Walken's continual cachets to his cultism also managed to include The Prophecy, whose modest success at least allowed Dimension to bring him back for the film's initial, non-theatrical sequels. But does The Prophecy work without him? Well, sort of...

The Prophecy is as graven and sunken-eyed as its antagonist, hinging on the brutal loss of faith, the animosity towards the Almighty for man's ascension, the dark soul of a war criminal imprisoned within an Indian girl's body, and the appearance of Lucifer himself, played with equally dangerous zeal by a pre-Tolkien Viggo Mortensen. The central character isn't even a celestial being, but a fallen man named Thomas Daggett, played by another major indie film star of the time, Elias Koteas (Exotica, Crash). Daggett was once set to be ordained into priesthood until grim visions caused him to break down on the pulpit and drive him into working as a detective. But his doubts will be put to the test when a crime scene investigation turns up evidence of an anatomically-incorrect cadaver and an unabridged copy of St. John's Revelations.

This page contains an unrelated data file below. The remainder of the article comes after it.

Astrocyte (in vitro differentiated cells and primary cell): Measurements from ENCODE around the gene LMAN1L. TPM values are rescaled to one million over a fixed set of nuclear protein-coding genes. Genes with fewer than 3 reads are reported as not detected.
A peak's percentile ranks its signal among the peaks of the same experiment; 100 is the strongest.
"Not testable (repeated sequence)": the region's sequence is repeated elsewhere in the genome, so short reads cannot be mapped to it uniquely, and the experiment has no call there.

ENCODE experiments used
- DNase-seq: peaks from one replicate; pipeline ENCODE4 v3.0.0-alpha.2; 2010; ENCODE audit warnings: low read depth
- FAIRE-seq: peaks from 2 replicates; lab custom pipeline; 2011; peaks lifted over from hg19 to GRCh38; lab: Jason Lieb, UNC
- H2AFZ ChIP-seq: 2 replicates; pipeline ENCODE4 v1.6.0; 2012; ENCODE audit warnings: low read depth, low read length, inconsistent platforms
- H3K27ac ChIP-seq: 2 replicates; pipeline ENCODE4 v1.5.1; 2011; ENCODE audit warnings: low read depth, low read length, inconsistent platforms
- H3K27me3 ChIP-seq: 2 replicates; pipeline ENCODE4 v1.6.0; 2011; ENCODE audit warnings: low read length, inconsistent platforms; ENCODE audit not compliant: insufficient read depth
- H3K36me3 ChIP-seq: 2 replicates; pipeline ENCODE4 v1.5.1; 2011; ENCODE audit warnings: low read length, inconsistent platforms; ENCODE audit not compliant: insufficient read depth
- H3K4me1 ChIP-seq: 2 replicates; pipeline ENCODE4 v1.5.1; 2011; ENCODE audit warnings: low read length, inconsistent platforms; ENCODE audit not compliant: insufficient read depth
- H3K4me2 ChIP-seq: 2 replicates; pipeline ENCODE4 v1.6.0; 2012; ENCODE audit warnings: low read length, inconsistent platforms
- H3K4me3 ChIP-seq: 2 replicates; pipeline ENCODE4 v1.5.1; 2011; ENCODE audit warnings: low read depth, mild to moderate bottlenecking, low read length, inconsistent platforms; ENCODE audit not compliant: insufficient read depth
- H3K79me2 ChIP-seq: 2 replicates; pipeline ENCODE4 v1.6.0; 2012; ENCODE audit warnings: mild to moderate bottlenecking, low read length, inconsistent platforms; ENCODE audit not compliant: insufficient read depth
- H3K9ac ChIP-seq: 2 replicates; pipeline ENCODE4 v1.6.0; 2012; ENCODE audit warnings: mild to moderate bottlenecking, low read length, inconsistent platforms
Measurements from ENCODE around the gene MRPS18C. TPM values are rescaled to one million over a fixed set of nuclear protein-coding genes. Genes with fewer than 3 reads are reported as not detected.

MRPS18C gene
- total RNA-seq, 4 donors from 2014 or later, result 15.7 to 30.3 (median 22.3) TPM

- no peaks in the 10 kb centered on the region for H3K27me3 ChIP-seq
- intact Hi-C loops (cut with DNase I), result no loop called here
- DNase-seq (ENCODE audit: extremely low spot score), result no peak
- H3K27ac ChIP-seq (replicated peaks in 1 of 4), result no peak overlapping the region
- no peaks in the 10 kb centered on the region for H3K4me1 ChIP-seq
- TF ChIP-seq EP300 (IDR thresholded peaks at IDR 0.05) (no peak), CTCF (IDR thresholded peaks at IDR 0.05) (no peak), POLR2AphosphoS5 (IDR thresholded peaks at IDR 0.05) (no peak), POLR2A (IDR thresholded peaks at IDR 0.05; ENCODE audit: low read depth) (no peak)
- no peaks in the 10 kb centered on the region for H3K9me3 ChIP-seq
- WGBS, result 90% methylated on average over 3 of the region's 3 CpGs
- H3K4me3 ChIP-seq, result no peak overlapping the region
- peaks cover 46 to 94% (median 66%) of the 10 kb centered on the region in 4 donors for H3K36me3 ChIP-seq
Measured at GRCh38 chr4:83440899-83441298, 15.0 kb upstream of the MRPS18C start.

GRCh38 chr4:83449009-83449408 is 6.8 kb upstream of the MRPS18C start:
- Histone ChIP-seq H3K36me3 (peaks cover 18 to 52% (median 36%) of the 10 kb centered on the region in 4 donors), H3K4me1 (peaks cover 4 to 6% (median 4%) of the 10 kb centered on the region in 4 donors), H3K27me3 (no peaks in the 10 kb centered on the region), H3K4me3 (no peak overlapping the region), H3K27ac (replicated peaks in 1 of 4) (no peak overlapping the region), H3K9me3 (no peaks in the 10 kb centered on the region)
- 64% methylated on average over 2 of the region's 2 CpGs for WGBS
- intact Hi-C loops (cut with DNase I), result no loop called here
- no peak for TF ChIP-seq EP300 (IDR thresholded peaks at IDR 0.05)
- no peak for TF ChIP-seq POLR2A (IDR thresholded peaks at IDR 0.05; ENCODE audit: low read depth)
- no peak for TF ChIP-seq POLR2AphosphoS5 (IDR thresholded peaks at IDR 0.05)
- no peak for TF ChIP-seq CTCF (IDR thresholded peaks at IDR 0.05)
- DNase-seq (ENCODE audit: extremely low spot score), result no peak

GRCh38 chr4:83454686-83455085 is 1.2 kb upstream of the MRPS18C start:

The corpse in question is the angel Uziel (Jeff Cadiente), and he was murdered in self-defense by another not-quite-ancient figure, Simon (Eric Stoltz). Simon sets out to the economically-depressed town of Chimney Rock, Arizona, to guard the spirit of local hero/Korean War occultist Colonel Hawthorne, but transfers it into the body of orphaned Mary (Moriah "Shining Dove" Snyder) as a contingency plan. This doesn't prevent Gabriel from tracking Simon down and slaughtering his nemesis, finally leading Gabriel to terrorize Mary, Daggett and schoolteacher Katherine (Virginia Madsen) in pursuit of Hawthorne's soul, which he needs to ensure his victory in the second war on Heaven.